Geomatics Education in Croatia - 23/02/2007
Developments in Geomatics Education (1)
During the past year the Faculty of Geodesy at the University of Zagreb has introduced fundamental reform of all its education programmes, undergraduate, graduate and postgraduate doctoral studies, and established a completely new postgraduate specialisation course. The author provides detailed background information and preliminary evaluation.Croatia has a longstanding tradition of higher education in surveying and geodesy. The seminal textbook by Martin Sabolovi´c, Exercitationes Gaeodeticae, was printed in 1775 and the first academic diplomas certifying that one could act as surveyor date back to 1811. At the Royal Forestry Academy, founded in Zagreb in 1898, geodesy was from the start taught as a technical subject. The ‘learning basis’ of the Geodetic Course (Geodetski te_caj) was adopted from geodesy studies in Prague and Vienna. When the Technical High School was founded in Zagreb in 1919 the geodesy programme moved to a newly founded school and its academic status was defined. In 1962 the Faculty of Geodesy was founded at the University of Zagreb and has since offered undergraduate degree courses and postgraduate studies leading to MSc and PhD degrees. The University of Zagreb is the only public institution for higher education in Croatia, offering university studies and performing research in geodesy and geomatics (see text-box for background notes on the University of Zagreb).
The curricula of the university have been altered several times over the past century. Based on the Bologna Declaration, the Faculty of Geodesy in 2005 carried out fundamental reform of all its education programmes, and even the title of the course changed from ‘Geodesy’ to ‘Geodesy and Geoinformatics’. The new name will help improve the image of the course and its presentation to the profession. The new bachelor and masters cur-ricula inGeodesy and Geoinformatics have been approved and the Bachelor course began in academic year 2005/06. The masters course is to begin in 2008/09 and will last two years (four semesters), each year consisting of a study load of sixty ECTS; total load thus 120 ECTS. At the end the student has to write a diploma thesis and pass an exam. After successfully completing the course, the student receives a master’s degree in Geodesy and Geoinformatics. In 2006 we also prepared two new curricula in postgraduate studies leading to the degrees of Specialization (Spec.) and Doctor of Philosophy (PhD). Both require course study and dissertation work. The Spec. degree theoretically takes one year of full-time studies (sixty ECTS) and the PhD degree three years (180 ECTS). When competition for enrolment was announced twenty-four students were interested in the PhD studies and only six in specialisation studies. Due to the small numbers the specialisation course will not be held this year. Doctoral degree courses started in December 2006.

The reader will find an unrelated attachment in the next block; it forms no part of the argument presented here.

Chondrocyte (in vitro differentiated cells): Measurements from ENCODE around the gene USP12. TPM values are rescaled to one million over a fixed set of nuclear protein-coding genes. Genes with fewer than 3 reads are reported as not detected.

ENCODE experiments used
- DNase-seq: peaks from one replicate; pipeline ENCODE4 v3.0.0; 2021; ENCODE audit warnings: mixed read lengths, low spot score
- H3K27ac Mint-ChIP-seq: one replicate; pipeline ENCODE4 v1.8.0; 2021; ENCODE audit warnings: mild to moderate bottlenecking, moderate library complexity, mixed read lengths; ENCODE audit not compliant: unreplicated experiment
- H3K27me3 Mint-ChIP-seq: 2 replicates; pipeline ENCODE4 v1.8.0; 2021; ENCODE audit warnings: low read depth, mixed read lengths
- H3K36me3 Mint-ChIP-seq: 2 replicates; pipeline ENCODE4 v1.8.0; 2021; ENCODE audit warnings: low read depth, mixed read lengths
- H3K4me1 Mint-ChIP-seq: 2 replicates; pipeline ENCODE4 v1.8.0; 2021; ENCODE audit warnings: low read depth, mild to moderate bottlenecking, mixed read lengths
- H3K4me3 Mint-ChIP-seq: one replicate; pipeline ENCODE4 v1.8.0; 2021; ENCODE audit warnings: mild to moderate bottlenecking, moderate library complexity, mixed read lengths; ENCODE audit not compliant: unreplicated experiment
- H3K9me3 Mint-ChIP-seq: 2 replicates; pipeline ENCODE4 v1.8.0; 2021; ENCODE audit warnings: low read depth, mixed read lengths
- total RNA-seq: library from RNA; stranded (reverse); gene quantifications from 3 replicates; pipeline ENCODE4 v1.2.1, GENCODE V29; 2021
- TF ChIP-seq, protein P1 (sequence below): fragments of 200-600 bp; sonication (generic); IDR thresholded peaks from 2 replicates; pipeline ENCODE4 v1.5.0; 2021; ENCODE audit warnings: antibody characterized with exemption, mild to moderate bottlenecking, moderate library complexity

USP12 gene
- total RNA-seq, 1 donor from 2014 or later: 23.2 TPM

The basic elements of the new curricula are: introduction of law and management, considerable reduction in number of classes in some traditional subjects, and introduction of numerous new professional subjects relating to informatics, a field of increasing importance. Faculty Council decisions are a vital element in the success of new or amended curricula, according to which professors are required to prepare their lectures for new subjects in digital form and make them available to students via web pages. We have also recently introduced e-learning, although experience so far is limited; first attempts at use of the Moodle program are accessible in Croatian at the web page www.geof.hr. It may generally be stated that e-learning can be useful but the preparation of proper educational material is very time-consuming. Discussion meetings held at the end of 2004 involved professionals from both the public and the private sector in the design of the new curricula. Participants unanimously supported the process of change in higher Geodetic and Geomatics education.
The new undergraduate courses last three years (six semesters), each year consisting of a study load of sixty ECTS; total load 180 ECTS. After successful completion of the course the student receives the degree of bachelor, or baccalaureus, in Geodesy and Geoinformatics and is qualified to perform all professional work in surveying, geodesy, geoinformatics or geomatics, albeit at a lower level of responsibility than master’s graduates. Undergraduate studies end in a final exam for those students who do not wish to step into the graduate programme. At least 27 ECTS or 15% study load are electives. Up to the fourth semester, students perform two hours of sports weekly. Tables 1 to 6 give the complete programme.
The optimal number of students with respect to space, equipment and staff numbers is about 150. The number of students enrolled in 2005/2006 was almost double (224) numbers for 2004/05 (115 students). But this is exceptional, since the enrolment quota was increased from 115 to 135 students. Also, 26 students were enrolled by special dispensation, while 63 students did so because they had failed the first year of the former programme and it was impossible to do the first year of the old and new programmes simultaneously. The large student numbers hindered continuous evaluation, and mentor work with smaller groups was impossible because of lack of professors and assistants. At present there are 31 teachers, professors and researchers, 28 assistants and scientific novices, thirteen visiting professors, thirteen technicians and collaborators, and 22 administrative and members of support staff.